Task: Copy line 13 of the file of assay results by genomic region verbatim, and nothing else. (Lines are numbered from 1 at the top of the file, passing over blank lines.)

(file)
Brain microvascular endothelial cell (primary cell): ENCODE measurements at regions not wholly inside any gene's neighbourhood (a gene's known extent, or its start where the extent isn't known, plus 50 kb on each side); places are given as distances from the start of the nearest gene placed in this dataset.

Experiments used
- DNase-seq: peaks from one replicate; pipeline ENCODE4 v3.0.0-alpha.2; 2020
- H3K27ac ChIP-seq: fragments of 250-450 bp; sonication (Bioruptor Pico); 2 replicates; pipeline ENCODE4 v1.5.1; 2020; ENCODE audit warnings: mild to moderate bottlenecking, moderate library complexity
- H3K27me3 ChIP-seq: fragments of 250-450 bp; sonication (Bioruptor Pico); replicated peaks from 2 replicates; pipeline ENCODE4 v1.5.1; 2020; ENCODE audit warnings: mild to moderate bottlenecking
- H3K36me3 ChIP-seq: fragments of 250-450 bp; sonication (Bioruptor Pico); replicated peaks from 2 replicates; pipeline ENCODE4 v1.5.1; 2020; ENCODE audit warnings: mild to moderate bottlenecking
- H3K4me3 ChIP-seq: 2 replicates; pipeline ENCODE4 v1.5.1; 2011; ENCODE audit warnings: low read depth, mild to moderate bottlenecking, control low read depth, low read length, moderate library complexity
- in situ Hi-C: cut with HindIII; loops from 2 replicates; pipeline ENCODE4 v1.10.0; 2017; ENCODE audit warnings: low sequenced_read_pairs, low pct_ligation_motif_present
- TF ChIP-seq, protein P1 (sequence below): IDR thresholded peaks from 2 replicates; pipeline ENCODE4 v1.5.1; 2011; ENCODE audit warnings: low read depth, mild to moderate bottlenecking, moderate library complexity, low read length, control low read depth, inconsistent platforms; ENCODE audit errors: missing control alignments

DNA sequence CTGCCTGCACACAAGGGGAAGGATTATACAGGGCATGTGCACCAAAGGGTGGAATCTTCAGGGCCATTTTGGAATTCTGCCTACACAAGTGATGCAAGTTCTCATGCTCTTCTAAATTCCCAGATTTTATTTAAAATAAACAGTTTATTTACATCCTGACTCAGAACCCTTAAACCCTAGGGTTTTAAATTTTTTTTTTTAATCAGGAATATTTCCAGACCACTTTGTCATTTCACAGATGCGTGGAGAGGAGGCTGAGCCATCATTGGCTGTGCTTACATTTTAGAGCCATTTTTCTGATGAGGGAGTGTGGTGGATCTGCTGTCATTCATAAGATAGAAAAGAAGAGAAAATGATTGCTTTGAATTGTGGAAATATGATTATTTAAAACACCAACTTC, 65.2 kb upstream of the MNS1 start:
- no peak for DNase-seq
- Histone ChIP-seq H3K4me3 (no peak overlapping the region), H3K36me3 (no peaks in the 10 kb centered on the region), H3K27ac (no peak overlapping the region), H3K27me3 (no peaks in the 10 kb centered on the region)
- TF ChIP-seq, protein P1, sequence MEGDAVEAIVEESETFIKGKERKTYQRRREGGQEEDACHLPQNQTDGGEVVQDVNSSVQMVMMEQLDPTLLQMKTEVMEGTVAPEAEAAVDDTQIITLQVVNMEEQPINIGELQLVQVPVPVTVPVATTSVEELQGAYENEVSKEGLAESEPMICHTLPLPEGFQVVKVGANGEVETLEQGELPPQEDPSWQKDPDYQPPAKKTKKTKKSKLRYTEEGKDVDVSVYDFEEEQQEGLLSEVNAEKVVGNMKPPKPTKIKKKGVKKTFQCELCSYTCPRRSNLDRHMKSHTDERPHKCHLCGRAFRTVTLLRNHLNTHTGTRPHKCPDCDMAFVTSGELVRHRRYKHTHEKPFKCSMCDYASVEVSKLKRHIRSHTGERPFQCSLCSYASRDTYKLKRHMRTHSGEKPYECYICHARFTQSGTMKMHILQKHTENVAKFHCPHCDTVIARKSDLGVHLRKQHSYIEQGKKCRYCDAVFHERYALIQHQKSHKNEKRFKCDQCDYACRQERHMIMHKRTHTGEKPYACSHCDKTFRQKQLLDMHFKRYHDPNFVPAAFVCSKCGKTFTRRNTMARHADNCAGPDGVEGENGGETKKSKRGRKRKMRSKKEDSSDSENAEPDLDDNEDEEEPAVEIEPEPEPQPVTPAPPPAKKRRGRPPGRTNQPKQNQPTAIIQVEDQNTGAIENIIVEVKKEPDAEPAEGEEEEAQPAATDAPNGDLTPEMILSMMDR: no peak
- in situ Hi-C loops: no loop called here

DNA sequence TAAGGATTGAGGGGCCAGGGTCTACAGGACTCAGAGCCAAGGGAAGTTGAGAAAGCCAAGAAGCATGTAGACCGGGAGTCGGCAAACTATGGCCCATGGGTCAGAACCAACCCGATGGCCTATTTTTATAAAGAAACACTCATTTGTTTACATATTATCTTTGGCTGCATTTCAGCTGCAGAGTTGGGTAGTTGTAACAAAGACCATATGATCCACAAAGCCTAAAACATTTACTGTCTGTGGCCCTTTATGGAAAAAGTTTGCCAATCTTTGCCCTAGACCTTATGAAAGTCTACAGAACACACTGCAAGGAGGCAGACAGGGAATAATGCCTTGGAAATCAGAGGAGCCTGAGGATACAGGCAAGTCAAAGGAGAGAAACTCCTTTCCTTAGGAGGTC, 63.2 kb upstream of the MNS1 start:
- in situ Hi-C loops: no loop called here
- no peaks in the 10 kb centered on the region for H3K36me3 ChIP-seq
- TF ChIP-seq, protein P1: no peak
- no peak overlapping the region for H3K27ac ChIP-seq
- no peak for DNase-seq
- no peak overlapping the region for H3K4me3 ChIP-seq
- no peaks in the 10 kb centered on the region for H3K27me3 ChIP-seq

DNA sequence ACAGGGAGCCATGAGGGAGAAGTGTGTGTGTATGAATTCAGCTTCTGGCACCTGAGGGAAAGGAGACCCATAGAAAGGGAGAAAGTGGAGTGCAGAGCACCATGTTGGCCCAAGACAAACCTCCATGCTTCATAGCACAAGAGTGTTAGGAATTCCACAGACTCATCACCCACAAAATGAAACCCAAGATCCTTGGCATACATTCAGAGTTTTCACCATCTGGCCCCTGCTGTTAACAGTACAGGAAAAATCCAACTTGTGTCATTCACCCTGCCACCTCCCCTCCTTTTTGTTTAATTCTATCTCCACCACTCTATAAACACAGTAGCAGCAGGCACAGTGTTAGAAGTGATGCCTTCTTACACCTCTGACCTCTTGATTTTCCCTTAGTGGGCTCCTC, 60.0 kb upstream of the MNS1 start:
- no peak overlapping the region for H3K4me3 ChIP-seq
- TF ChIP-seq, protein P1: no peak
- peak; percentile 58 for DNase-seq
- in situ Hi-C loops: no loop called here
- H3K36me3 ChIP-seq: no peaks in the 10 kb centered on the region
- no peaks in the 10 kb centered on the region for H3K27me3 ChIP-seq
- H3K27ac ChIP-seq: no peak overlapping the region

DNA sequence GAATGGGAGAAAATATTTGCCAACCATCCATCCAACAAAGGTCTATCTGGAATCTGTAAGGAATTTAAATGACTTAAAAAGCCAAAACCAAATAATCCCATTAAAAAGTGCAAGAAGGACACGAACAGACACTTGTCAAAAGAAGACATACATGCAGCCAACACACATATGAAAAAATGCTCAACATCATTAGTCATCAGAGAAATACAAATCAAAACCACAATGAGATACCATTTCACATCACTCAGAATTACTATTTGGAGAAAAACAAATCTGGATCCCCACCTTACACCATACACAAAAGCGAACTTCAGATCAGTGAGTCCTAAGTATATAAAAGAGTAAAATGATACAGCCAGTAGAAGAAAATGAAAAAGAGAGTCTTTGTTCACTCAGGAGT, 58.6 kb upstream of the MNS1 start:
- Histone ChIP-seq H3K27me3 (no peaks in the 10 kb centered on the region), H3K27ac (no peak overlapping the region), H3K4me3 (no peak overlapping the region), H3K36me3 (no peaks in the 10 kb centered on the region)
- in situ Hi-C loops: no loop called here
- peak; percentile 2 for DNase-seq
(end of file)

- TF ChIP-seq, protein P1, sequence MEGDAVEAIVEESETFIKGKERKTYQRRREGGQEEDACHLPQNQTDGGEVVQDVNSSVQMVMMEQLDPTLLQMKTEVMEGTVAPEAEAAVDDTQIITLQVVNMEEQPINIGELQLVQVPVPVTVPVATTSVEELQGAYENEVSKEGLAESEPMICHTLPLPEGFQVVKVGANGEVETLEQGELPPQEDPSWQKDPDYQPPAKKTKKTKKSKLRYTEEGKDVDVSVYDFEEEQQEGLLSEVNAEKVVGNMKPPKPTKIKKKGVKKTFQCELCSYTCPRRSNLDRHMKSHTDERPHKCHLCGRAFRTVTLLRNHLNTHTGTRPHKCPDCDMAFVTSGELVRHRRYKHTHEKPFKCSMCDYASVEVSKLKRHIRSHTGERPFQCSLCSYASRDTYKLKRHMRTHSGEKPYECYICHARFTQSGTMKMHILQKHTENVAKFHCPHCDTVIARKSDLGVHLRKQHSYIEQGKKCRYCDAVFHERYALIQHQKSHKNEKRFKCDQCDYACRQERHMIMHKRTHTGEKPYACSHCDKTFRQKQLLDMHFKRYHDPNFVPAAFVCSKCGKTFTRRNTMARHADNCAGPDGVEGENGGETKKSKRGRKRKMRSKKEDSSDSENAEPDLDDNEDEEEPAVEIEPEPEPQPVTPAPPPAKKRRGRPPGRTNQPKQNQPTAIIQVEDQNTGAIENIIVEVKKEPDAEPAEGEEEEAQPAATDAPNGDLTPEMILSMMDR: no peak